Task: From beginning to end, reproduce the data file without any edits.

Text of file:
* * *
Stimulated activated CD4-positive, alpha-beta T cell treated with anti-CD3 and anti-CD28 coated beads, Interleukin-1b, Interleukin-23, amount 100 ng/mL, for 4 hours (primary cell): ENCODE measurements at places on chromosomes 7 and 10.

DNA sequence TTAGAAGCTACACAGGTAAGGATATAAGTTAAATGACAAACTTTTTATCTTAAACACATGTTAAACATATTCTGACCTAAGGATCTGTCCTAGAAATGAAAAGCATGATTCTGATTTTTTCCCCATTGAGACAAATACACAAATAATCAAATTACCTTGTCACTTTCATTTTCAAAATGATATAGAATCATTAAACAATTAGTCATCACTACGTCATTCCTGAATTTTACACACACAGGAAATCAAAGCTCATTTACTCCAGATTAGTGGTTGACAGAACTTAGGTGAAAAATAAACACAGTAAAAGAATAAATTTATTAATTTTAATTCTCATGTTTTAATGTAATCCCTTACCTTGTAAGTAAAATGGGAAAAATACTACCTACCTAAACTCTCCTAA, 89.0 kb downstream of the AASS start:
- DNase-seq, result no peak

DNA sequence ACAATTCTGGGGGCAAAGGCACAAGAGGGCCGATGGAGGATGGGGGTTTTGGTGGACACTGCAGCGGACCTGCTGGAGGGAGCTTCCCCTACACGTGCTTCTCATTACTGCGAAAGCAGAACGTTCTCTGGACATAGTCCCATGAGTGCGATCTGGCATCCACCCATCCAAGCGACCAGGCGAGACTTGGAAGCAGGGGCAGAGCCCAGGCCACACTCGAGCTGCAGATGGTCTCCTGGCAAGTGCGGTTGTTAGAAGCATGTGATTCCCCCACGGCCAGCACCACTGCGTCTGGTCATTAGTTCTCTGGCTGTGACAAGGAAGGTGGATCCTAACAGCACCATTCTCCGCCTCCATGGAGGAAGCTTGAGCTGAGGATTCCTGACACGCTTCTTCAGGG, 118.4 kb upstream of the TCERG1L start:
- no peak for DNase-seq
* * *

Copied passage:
Stimulated activated CD4-positive, alpha-beta T cell treated with anti-CD3 and anti-CD28 coated beads, Interleukin-1b, Interleukin-23, amount 100 ng/mL, for 4 hours (primary cell): ENCODE measurements at places on chromosomes 7 and 10.

DNA sequence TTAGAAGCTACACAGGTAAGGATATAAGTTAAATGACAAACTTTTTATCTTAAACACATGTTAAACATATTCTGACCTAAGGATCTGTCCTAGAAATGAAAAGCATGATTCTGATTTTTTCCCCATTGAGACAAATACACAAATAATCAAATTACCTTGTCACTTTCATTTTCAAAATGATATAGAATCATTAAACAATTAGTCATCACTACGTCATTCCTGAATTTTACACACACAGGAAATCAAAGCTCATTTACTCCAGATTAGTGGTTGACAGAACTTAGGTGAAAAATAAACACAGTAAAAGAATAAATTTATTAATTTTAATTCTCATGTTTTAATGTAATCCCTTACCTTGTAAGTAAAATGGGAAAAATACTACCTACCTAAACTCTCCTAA, 89.0 kb downstream of the AASS start:
- DNase-seq, result no peak

DNA sequence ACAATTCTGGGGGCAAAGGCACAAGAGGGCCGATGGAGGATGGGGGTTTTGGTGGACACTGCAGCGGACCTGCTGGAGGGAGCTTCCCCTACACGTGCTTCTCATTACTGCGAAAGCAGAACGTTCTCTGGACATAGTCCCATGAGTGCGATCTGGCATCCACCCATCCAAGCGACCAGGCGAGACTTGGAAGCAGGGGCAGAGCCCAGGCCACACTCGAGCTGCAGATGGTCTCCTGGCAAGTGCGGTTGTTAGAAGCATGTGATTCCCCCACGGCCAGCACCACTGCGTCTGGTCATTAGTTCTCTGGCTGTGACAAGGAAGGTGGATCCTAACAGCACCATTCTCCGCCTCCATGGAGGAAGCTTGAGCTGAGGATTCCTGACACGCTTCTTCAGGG, 118.4 kb upstream of the TCERG1L start:
- no peak for DNase-seq